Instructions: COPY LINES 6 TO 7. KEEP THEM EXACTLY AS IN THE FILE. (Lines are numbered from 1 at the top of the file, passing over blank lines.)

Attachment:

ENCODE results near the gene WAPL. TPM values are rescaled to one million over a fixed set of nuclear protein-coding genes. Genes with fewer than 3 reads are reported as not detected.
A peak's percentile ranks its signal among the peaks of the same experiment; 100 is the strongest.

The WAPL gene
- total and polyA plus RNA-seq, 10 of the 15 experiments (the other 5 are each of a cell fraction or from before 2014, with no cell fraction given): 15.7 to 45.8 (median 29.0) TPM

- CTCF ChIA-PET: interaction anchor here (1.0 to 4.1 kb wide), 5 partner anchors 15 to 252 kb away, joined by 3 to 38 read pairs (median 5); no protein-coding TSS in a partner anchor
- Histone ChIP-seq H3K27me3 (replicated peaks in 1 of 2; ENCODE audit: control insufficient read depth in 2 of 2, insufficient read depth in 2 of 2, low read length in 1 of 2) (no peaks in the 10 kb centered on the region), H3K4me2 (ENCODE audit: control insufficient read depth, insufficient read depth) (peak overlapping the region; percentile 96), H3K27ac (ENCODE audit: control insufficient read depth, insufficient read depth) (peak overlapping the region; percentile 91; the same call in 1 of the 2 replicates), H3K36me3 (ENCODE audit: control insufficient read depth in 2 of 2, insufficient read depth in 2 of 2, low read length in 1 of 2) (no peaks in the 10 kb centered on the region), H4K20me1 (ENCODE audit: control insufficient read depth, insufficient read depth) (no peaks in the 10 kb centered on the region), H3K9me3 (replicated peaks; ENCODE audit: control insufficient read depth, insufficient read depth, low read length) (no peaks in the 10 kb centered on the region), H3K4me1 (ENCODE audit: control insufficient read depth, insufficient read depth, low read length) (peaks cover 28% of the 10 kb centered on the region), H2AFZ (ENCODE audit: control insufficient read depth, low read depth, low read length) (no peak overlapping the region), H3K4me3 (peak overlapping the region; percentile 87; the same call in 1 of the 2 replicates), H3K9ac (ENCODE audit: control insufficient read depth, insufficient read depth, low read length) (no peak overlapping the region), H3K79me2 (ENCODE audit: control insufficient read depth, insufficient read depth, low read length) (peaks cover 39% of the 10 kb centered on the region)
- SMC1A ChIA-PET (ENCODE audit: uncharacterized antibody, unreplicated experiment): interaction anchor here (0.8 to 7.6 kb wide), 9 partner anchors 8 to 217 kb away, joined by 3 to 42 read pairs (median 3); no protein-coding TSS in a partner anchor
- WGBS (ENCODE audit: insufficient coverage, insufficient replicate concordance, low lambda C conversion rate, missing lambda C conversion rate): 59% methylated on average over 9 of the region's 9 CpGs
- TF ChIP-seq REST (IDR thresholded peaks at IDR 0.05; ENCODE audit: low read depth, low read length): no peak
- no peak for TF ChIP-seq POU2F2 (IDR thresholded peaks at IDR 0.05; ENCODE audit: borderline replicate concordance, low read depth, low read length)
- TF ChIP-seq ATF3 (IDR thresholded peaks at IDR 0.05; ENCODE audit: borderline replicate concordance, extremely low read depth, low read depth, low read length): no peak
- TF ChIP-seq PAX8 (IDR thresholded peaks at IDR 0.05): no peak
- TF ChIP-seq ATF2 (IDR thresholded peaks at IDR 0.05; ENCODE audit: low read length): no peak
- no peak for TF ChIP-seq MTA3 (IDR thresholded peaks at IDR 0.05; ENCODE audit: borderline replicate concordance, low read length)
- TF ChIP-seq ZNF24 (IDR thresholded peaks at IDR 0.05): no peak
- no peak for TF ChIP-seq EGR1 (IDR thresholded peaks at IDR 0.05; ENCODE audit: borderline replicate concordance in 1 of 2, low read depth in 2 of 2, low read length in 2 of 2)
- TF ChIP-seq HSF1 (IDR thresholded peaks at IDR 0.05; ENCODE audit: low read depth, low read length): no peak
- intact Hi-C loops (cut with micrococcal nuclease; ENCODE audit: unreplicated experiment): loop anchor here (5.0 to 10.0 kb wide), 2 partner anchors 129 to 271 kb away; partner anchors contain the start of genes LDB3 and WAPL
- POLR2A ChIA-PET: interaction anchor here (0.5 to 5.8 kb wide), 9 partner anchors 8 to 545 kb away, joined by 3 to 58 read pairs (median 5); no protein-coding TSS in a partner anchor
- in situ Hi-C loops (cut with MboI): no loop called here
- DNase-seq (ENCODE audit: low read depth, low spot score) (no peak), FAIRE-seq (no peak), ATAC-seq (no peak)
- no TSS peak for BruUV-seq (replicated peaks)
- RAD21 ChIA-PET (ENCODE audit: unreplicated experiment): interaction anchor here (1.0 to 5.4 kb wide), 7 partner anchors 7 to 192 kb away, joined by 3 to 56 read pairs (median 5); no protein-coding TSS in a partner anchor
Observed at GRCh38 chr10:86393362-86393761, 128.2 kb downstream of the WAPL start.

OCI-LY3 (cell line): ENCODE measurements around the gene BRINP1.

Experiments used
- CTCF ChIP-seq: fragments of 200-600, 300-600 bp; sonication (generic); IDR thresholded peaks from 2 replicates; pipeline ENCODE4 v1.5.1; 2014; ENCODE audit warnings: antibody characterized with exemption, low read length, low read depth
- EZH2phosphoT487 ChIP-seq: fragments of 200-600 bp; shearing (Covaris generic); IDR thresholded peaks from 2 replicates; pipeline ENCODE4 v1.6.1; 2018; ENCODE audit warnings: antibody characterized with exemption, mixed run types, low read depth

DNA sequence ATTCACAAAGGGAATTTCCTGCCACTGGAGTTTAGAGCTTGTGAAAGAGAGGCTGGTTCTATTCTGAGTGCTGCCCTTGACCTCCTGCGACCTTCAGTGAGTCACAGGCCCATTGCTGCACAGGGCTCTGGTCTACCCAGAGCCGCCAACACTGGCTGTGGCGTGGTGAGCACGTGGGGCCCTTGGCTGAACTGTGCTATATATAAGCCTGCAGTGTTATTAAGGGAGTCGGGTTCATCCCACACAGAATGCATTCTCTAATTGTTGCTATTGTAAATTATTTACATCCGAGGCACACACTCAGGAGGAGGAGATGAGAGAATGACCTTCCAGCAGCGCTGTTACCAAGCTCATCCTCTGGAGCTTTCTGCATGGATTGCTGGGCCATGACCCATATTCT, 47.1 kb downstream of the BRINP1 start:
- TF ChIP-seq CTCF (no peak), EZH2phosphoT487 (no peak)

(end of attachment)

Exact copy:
- Histone ChIP-seq H3K27me3 (replicated peaks in 1 of 2; ENCODE audit: control insufficient read depth in 2 of 2, insufficient read depth in 2 of 2, low read length in 1 of 2) (no peaks in the 10 kb centered on the region), H3K4me2 (ENCODE audit: control insufficient read depth, insufficient read depth) (peak overlapping the region; percentile 96), H3K27ac (ENCODE audit: control insufficient read depth, insufficient read depth) (peak overlapping the region; percentile 91; the same call in 1 of the 2 replicates), H3K36me3 (ENCODE audit: control insufficient read depth in 2 of 2, insufficient read depth in 2 of 2, low read length in 1 of 2) (no peaks in the 10 kb centered on the region), H4K20me1 (ENCODE audit: control insufficient read depth, insufficient read depth) (no peaks in the 10 kb centered on the region), H3K9me3 (replicated peaks; ENCODE audit: control insufficient read depth, insufficient read depth, low read length) (no peaks in the 10 kb centered on the region), H3K4me1 (ENCODE audit: control insufficient read depth, insufficient read depth, low read length) (peaks cover 28% of the 10 kb centered on the region), H2AFZ (ENCODE audit: control insufficient read depth, low read depth, low read length) (no peak overlapping the region), H3K4me3 (peak overlapping the region; percentile 87; the same call in 1 of the 2 replicates), H3K9ac (ENCODE audit: control insufficient read depth, insufficient read depth, low read length) (no peak overlapping the region), H3K79me2 (ENCODE audit: control insufficient read depth, insufficient read depth, low read length) (peaks cover 39% of the 10 kb centered on the region)
- SMC1A ChIA-PET (ENCODE audit: uncharacterized antibody, unreplicated experiment): interaction anchor here (0.8 to 7.6 kb wide), 9 partner anchors 8 to 217 kb away, joined by 3 to 42 read pairs (median 3); no protein-coding TSS in a partner anchor